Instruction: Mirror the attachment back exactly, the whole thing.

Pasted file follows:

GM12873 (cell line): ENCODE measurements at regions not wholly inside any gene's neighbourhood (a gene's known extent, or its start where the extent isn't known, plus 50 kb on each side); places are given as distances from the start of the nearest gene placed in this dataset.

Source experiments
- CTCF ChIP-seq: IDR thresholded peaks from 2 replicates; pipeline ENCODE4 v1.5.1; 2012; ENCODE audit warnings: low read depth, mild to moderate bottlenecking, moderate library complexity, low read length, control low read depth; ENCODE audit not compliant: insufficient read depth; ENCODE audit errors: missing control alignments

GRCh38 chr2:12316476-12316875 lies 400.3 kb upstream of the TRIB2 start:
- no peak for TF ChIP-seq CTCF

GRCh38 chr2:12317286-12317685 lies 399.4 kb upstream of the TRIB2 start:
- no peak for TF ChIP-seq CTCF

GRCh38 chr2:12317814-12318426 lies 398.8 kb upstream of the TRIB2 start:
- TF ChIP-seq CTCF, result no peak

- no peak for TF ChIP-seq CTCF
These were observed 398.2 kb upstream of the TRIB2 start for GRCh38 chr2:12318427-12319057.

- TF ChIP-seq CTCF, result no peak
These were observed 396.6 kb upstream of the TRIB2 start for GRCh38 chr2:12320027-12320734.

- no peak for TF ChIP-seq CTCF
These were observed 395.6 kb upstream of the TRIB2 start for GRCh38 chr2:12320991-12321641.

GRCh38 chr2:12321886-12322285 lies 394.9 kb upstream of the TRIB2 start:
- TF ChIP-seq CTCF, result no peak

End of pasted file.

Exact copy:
GM12873 (cell line): ENCODE measurements at regions not wholly inside any gene's neighbourhood (a gene's known extent, or its start where the extent isn't known, plus 50 kb on each side); places are given as distances from the start of the nearest gene placed in this dataset.

Source experiments
- CTCF ChIP-seq: IDR thresholded peaks from 2 replicates; pipeline ENCODE4 v1.5.1; 2012; ENCODE audit warnings: low read depth, mild to moderate bottlenecking, moderate library complexity, low read length, control low read depth; ENCODE audit not compliant: insufficient read depth; ENCODE audit errors: missing control alignments

GRCh38 chr2:12316476-12316875 lies 400.3 kb upstream of the TRIB2 start:
- no peak for TF ChIP-seq CTCF

GRCh38 chr2:12317286-12317685 lies 399.4 kb upstream of the TRIB2 start:
- no peak for TF ChIP-seq CTCF

GRCh38 chr2:12317814-12318426 lies 398.8 kb upstream of the TRIB2 start:
- TF ChIP-seq CTCF, result no peak

- no peak for TF ChIP-seq CTCF
These were observed 398.2 kb upstream of the TRIB2 start for GRCh38 chr2:12318427-12319057.

- TF ChIP-seq CTCF, result no peak
These were observed 396.6 kb upstream of the TRIB2 start for GRCh38 chr2:12320027-12320734.

- no peak for TF ChIP-seq CTCF
These were observed 395.6 kb upstream of the TRIB2 start for GRCh38 chr2:12320991-12321641.

GRCh38 chr2:12321886-12322285 lies 394.9 kb upstream of the TRIB2 start:
- TF ChIP-seq CTCF, result no peak